“But at the time, the Lowland region only had three distilleries, and so we argued that if we had the same number, they would have to let us keep our status. And so we went and rebuilt the Glengyle distillery and that probably saved our whisky region status!”

Production at Glengyle distillery only began in 2004, and last year, it produced its first aged expression, a 12-year-old spirit bottled under the name Kilkerran, to avoid confusion with blended malt Glengyle.

While Glengyle was the distillery that saved Campbeltown’s status as a whisky region, it is Springbank that has been keeping the Campbeltown fire burning all this time. Established in 1828, it is a family-owned distillery under J & A Mitchell & Company, and produces three different single malts using three distinct production methods.

“Hazelburn is triple distilled and non-peated, so it’s lighter in style and less complex than the other two. Springbank is a partial triple-distillation (two and half times), and is slightly peated. Longrow is double distilled and is heavily peated,” Allen explained. “Glengyle produces Kilkerran, which is a Campbeltown style – oily, relatively complex, and slightly peated as well.”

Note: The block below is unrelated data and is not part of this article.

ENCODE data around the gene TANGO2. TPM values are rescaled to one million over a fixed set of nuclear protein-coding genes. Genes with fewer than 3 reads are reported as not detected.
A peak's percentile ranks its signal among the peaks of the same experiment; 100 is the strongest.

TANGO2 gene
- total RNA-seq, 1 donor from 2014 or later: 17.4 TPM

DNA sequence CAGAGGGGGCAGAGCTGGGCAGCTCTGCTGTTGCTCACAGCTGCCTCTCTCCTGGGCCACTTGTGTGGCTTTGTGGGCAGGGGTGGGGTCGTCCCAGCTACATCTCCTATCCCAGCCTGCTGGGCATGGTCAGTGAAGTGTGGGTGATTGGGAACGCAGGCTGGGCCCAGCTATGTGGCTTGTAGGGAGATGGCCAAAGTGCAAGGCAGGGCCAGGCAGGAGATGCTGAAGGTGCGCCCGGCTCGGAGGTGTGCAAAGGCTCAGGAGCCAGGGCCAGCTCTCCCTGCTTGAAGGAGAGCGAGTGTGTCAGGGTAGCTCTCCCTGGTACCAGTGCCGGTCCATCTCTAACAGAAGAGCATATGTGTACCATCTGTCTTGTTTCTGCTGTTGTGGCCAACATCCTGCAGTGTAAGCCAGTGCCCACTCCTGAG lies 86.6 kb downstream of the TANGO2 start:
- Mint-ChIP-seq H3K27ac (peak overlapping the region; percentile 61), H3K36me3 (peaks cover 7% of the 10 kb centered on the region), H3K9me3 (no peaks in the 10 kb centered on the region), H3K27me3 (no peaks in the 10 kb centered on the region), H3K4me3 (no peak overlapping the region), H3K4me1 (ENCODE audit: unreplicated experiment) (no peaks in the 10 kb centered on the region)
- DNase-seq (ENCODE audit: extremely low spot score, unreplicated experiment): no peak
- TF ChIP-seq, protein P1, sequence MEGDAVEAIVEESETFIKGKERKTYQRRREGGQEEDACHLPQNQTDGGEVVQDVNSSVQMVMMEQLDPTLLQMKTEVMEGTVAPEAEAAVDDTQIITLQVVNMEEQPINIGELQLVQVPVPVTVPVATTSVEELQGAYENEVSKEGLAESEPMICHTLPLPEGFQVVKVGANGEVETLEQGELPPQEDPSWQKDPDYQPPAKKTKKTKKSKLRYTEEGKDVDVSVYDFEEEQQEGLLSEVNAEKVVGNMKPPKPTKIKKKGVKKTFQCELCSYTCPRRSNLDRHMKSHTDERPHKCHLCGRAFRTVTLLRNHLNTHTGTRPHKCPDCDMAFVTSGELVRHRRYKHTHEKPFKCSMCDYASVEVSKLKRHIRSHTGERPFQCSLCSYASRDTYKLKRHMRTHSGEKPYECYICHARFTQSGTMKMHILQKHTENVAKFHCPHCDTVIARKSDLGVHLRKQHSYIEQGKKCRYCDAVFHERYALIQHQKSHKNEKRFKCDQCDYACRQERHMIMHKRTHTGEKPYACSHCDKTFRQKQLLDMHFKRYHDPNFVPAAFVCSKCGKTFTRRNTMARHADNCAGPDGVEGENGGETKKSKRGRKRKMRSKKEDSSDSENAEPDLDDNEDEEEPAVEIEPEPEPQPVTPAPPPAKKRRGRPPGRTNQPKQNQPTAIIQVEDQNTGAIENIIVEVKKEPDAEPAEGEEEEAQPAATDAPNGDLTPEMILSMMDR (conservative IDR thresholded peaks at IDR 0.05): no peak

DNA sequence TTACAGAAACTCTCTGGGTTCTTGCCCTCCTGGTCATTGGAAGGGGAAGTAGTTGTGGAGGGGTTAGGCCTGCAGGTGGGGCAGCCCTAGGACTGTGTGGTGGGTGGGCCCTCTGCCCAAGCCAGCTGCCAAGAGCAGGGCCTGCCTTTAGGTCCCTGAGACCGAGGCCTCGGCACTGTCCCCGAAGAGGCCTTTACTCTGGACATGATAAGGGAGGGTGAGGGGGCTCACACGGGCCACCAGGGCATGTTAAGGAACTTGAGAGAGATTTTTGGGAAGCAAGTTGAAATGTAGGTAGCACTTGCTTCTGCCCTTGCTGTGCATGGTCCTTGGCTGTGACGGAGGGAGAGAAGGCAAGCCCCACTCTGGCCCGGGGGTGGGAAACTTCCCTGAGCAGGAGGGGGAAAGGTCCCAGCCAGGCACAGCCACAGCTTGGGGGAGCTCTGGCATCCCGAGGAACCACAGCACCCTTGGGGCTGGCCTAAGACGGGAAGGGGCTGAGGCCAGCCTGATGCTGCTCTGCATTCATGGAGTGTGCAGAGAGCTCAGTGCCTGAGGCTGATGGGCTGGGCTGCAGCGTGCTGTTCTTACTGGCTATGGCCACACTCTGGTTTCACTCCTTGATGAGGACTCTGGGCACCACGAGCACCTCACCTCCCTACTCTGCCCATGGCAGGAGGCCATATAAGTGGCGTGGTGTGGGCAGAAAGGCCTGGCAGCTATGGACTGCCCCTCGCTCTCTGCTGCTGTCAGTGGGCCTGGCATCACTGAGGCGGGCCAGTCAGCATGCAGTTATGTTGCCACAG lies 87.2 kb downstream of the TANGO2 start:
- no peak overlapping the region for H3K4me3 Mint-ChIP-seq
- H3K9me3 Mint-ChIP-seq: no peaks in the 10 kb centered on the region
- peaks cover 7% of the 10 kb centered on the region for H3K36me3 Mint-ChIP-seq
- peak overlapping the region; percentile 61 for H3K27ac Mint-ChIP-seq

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Kilkerran is the brand produced by Glengyle distillery, which saved Campbeltown from losing its whisky region status.

“Our Springbank 10 Year Old is probably the most reflective of a Campbeltown style. Lightly peated, complex, briny, quite robust, and a sweet saltiness in the aftertaste. That for me is a classic Campbel-town malt,” said Allen.

In a world where demand for whiskies is growing exponentially, Springbank has held on tight to its traditions by being currently the only distillery in Scotland to perform every step in the whisky making process on site – from malting the barley all the way to bottling the spirit. They even do 100% of their own floor maltings, which is very rare in the Scotch industry. It’s this dedication to their craft that has earned them a sort of cult status among whisky enthusiasts worldwide.

“We don’t produce a lot of whisky, and that allows us to control the quality. It’s not mass produced, we don’t have big flashy marketing campaign behind it… we don’t even have a marketing department at Springbank!” Allen said with a laugh.

“Our whisky is sold based on reputation and word of mouth, and that’s so important for us. I think people just appreciate the pureness and honesty of our whiskies.”

Springbank, Longrow, Hazelburn and Kilkerran whiskies are currently available at Single And Available whisky stores at Bangsar Shopping Centre and Pavilion KL in Kuala Lumpur.


Michael Cheang has a soft spot for Campbeltown whiskies, especially the Springbank cask strength whiskies. Drop him a note at the Tipsy-Turvy Facebook page or follow him on Instagram (@mytipsyturvy)